Since then Laura has launched Aura Que, an ethical fashion accessories company which aims to create high quality, handcrafted products following IFAT fair trade guidelines and using sustainable materials and processes where possible. Laura explained how she works through the Nepal Fair Trade Organisation with a combination of certified fair trade factories and small family businesses, who she visits frequently to ensure standards and working conditions are good. Aura Que products are made from a range of materials, including buffalo leather, which Laura explained can be sustainably sourced in Nepal; banana yarn, which is soft and non-scratchy and which is produced from banana pulp that would otherwise be discarded as waste; and lokta bark, which is sustainably harvested high up in the Himalayas.
Laura described how the use of local materials and processes helps to maintain Nepalese traditional skills and crafts, and how working with family-run businesses, such as the one that makes the brass fittings for her bags, helps to ensure their long-term survival.
After Laura’s talk, Sue Lavendar and Allison Davies of Dhanusha Designs gave a heartfelt presentation about the work of the Nepal Leprosy Trust, with which their organisation works. Sue described the stigma that is attached to leprosy in Nepalese society, and explained how people affected by leprosy are very often cast out of their families and communities, and left with no way of earning a living. The Nepal Leprosy Trust runs a hospital providing free treatment, rehabilitation and support to people suffering from leprosy, and it was through contacts at the hospital that the idea for Dhanusha Designs was born. A group of women leprosy sufferers attending the hospital were trained in bead-work and jewellery making, using traditional Nepalese techniques, but with ideas fed in by Sue and Allison so that the finished necklaces and bracelets are suitable for the UK market. Once trained, the participants were given certificates and then employed making jewellery at the hospital for a fair wage and a decent meal each working day.
The jewellery is then brought back to the UK and sold, largely through parties but also here at The Fair Traders Co-operative, earning income to pay the workers’ wages, buy materials and continue the project. Extra income is being used to improve the workers’ standard of living, for example by building toilets within their communities, and small loans are available to the women involved in the project, enabling them to invest in livestock which can provide an extra source of income.
The training programme has been so successful that more recently some of the women have been involved in making trips to Kathmandu with Sue and Allison to gain confidence in buying the beads themselves. Apparently just the fact that these women have been on a bus and gone to the capital city has been enough to significantly improve their social standing in their communities. And of course the fact that they can earn a living for themselves makes a huge difference to their lives, their children’s quality of life and their self-esteem. There are now plans to support women from the core group in training other women in their communities to make the jewellery in their homes, spreading the skills and the wealth to a wider group.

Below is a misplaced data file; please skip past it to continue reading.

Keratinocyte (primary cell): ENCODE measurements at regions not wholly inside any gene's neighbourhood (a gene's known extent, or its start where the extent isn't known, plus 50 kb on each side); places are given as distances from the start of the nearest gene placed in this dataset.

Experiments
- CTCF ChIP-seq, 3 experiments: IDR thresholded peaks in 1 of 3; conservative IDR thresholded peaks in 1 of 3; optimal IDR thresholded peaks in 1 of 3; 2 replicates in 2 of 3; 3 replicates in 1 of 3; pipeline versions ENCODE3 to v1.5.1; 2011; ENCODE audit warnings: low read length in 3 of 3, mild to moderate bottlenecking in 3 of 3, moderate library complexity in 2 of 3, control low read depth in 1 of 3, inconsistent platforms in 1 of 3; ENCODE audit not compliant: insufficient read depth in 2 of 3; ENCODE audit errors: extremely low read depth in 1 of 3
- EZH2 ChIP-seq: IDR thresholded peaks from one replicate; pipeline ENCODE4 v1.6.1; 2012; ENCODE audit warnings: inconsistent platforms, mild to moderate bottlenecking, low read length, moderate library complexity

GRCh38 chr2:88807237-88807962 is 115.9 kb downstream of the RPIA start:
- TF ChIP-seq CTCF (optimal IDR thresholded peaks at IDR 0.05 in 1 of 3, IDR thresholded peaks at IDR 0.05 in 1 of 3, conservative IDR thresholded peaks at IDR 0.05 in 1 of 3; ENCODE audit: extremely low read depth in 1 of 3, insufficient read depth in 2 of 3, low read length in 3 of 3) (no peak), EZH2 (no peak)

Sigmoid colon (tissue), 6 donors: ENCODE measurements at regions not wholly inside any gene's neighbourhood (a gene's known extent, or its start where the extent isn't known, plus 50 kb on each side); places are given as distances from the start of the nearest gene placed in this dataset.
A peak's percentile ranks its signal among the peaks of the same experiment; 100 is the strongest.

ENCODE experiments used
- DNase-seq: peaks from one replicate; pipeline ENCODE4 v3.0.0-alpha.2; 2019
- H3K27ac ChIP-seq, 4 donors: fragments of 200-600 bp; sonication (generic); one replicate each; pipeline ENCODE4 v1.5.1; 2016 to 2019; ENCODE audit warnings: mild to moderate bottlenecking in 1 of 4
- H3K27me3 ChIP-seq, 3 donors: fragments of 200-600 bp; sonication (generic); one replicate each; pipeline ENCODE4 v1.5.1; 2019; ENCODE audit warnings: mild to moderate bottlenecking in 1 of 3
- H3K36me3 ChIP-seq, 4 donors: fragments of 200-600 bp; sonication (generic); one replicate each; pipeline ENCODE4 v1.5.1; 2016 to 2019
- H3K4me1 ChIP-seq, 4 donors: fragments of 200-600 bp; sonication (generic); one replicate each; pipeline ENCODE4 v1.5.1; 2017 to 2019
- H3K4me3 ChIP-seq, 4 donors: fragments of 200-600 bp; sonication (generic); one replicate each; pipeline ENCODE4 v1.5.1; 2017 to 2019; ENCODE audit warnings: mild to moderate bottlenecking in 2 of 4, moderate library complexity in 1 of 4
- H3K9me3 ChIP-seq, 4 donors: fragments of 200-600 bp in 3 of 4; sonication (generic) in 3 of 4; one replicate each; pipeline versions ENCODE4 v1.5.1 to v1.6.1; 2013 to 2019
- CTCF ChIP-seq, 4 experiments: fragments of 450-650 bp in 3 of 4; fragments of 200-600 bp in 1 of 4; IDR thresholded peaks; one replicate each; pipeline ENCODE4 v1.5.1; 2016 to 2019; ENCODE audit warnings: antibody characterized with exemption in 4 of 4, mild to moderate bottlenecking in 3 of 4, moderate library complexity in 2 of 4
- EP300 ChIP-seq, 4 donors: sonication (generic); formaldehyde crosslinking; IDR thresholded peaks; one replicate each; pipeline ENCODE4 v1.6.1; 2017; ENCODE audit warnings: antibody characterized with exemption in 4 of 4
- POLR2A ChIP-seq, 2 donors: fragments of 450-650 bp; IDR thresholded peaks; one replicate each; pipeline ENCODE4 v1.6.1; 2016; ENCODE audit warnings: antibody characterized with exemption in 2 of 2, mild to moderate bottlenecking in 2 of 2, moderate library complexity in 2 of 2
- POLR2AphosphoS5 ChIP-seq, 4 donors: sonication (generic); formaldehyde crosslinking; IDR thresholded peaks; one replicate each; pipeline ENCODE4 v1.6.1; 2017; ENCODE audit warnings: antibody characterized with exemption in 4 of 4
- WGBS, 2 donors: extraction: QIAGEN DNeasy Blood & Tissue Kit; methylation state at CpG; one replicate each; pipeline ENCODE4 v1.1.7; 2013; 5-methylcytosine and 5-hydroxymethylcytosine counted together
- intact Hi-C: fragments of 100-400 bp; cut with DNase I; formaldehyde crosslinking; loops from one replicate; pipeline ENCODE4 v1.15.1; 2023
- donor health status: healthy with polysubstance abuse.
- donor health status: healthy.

‘Moving Mountains’ was another inspirational evening hosted by The Fair Traders Co-operative, through which those participating were able to learn the stories behind the products and hear how buying through The Fair Traders Co-operative really does make a positive difference to people’s lives. You can buy Aura Que accessories and Dhanusha Designs jewellery at The Fair Traders Co-operative and via our online store. Find out more about the Nepal Leprosy Trust at www.nlt.org.uk.
The next supplier event will be a Divine Chocolate evening on 13th April, which will include a chocolate tasting and truffle-making session, as well as a presentation on the development of the Divine Chocolate Company – it’s likely to be popular, so book now!
On March 23rd, The Fair Traders Co-operative is pleased to host an evening of presentations and discussion focussing on ethical and sustainable trade with organisations in Nepal. Led by two of our suppliers who work closely with fair trade groups and disadvantaged communities in Nepal, the evening promises to be both informative and thought-provoking.
Local fashion accessories designer, Laura Queening, will be talking about working with the Nepal Fair Trade Group to improve income and quality of life in communities in remote, mountain-top locations; and Sue Lavender, Founder of ethical jewellery company Dhanusha Designs, will be discussing the origins of her organisation through the Lalgadh Leprosy Services Centre in South East Nepal.